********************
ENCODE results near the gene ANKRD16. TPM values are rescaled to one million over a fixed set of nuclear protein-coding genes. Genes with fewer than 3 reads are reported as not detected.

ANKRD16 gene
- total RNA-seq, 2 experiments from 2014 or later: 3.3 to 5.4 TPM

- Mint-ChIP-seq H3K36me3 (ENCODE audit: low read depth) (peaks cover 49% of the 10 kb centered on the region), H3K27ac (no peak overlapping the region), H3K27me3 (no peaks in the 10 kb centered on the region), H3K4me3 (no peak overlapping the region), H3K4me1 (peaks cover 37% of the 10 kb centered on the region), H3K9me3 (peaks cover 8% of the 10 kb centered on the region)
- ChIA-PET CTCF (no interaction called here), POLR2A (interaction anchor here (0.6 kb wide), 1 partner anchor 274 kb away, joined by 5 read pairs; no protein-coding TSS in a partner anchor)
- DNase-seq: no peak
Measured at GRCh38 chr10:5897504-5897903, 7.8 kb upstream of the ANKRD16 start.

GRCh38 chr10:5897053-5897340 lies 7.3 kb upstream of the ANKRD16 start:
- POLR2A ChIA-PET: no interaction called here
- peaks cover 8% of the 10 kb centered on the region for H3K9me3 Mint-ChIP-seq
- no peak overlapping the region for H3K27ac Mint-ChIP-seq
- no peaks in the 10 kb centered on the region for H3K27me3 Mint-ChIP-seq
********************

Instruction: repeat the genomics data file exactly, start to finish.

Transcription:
ENCODE results near the gene ANKRD16. TPM values are rescaled to one million over a fixed set of nuclear protein-coding genes. Genes with fewer than 3 reads are reported as not detected.

ANKRD16 gene
- total RNA-seq, 2 experiments from 2014 or later: 3.3 to 5.4 TPM

- Mint-ChIP-seq H3K36me3 (ENCODE audit: low read depth) (peaks cover 49% of the 10 kb centered on the region), H3K27ac (no peak overlapping the region), H3K27me3 (no peaks in the 10 kb centered on the region), H3K4me3 (no peak overlapping the region), H3K4me1 (peaks cover 37% of the 10 kb centered on the region), H3K9me3 (peaks cover 8% of the 10 kb centered on the region)
- ChIA-PET CTCF (no interaction called here), POLR2A (interaction anchor here (0.6 kb wide), 1 partner anchor 274 kb away, joined by 5 read pairs; no protein-coding TSS in a partner anchor)
- DNase-seq: no peak
Measured at GRCh38 chr10:5897504-5897903, 7.8 kb upstream of the ANKRD16 start.

GRCh38 chr10:5897053-5897340 lies 7.3 kb upstream of the ANKRD16 start:
- POLR2A ChIA-PET: no interaction called here
- peaks cover 8% of the 10 kb centered on the region for H3K9me3 Mint-ChIP-seq
- no peak overlapping the region for H3K27ac Mint-ChIP-seq
- no peaks in the 10 kb centered on the region for H3K27me3 Mint-ChIP-seq